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Here is why FMLA is your best protection for keeping your job

There are laws that are designed to protect injured workers from economic uncertainty when they have to be off work to handle an illness or an injury.

What happens, however, when your employer decides to let you go while you’re out on leave under the Family and Medical Leave Act (FMLA)? What happens when you’re ready to get back to work but your employer flat-out refuses to make any sort of accommodations for your new condition, making your return impossible?

Can you actually be fired while on FMLA?

Yes, you can be fired while on FMLA – but not for merely taking FMLA in the first place (nor for asking for disability accommodations when you return). Those would be retaliatory actions, and they’re wholly illegal.

You have the complete right to take a 12-week leave of absence because you need to cope with a medical condition, care for a family member with a condition or to take care of your newborn. Most people are able to take FMLA leave without worrying whether their job is safe.

Generally speaking, you cannot be fired while on FMLA leave unless:

  • You never apply for the FMLA leave in the first place.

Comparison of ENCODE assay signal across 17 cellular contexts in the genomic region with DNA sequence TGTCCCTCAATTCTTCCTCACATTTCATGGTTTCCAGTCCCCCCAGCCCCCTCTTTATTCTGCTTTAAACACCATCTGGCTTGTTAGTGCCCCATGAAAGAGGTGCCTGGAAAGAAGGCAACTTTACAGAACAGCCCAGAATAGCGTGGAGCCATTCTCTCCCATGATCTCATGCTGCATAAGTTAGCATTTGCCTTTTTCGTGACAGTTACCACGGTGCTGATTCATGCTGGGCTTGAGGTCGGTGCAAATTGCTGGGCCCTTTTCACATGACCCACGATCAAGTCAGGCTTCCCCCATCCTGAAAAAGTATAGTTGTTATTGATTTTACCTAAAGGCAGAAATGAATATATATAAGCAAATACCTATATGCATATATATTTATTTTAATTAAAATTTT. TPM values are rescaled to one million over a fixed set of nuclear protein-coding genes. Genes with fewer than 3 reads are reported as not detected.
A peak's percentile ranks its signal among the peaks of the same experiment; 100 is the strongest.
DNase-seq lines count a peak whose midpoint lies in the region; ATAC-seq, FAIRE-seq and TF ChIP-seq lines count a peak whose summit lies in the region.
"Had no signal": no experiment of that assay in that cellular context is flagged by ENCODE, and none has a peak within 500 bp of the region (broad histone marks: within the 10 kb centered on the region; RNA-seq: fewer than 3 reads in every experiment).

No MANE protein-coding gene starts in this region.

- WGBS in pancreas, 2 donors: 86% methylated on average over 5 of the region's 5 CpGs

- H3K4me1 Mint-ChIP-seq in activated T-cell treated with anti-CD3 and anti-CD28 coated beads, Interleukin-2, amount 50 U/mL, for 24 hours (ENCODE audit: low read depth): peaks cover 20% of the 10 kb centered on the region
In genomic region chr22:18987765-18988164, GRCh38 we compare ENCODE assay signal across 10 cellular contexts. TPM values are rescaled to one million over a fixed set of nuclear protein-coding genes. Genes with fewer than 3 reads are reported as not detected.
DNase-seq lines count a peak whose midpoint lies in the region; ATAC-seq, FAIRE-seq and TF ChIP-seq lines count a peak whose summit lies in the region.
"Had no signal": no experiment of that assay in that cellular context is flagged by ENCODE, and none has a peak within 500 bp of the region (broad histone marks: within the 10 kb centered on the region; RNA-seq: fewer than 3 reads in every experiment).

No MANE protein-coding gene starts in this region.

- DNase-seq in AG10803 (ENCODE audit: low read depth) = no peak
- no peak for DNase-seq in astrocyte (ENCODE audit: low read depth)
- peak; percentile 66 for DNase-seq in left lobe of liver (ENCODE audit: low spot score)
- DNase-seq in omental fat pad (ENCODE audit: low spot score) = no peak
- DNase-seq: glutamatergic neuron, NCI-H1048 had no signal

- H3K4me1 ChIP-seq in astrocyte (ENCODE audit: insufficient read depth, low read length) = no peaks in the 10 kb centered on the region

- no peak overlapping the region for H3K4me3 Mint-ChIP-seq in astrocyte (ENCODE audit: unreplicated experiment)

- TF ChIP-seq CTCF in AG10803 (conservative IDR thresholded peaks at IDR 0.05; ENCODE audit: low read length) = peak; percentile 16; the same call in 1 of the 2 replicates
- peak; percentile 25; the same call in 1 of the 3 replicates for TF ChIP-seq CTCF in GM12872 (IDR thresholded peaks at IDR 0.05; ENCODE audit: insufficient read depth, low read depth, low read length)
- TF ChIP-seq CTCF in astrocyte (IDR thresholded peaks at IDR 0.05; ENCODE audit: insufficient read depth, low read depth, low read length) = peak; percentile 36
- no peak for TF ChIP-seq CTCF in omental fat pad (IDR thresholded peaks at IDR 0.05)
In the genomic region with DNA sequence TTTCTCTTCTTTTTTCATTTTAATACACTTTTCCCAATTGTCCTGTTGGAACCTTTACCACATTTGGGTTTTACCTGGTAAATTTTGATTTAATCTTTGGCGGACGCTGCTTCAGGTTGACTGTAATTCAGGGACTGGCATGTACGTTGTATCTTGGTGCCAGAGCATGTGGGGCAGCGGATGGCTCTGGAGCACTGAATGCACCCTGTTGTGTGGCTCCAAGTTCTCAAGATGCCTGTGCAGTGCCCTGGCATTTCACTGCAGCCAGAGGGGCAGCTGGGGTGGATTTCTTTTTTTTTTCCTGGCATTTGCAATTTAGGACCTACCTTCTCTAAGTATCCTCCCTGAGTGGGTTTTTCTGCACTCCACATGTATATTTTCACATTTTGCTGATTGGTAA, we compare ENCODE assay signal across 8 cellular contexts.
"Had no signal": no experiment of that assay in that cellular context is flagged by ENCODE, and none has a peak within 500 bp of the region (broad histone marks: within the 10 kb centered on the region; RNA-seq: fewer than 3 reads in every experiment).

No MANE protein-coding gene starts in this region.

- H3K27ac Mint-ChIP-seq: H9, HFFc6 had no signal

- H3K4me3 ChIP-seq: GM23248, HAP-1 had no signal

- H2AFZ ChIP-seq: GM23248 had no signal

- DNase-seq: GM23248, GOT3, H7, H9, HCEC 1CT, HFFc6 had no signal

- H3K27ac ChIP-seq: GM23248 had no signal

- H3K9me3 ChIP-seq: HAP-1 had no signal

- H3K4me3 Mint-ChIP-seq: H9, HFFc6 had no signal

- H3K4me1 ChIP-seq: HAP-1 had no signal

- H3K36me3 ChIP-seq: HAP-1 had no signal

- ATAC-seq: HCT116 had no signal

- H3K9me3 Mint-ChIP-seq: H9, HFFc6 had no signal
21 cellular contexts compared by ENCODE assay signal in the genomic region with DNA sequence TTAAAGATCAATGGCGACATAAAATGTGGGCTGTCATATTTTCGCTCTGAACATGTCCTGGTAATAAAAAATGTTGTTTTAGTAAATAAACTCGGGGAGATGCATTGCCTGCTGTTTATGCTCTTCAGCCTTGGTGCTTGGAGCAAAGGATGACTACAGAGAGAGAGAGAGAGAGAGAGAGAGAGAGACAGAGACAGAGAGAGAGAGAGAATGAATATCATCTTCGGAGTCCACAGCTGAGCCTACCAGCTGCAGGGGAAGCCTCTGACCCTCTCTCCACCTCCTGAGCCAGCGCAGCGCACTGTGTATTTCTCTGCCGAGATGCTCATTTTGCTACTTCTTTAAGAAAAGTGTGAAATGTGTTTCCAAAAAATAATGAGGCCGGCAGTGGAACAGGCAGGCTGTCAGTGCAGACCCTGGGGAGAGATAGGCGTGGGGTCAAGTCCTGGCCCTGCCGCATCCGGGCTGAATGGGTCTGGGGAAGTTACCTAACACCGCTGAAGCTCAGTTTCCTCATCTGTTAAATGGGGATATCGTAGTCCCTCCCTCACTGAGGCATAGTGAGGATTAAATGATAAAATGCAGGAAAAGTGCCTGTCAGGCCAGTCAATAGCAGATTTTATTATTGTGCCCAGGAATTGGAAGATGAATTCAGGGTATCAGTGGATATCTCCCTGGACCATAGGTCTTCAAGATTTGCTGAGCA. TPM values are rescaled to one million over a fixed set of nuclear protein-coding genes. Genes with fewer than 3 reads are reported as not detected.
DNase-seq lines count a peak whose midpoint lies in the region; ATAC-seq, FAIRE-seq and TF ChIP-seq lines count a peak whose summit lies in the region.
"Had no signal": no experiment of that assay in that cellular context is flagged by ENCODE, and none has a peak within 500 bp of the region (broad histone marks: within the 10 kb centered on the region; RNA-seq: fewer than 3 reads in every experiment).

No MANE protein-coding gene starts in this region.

• There’s evidence you engaged in some form of fraud, theft or other misconduct.
  • You were already about to be fired due to poor performance or a reduction in force.

For its part, the Americans With Disabilities Act requires your employer to engage in meaningful conversations with you regarding any disability accommodations you need upon your return. They cannot refuse to make accommodations that aren’t cost-prohibitive, disruptive or burdensome to their business in some way.

Naturally, what you see happening and what your employer says is happening can be two vastly different things. It’s going to be very difficult for an employer to prove that their actions are aboveboard, for example, if you have zero disciplinary history until after you got sick or hurt.

If you believe that your employer retaliated against you for using FMLA leave or asking for disability accommodations (or both), find out more about your legal options.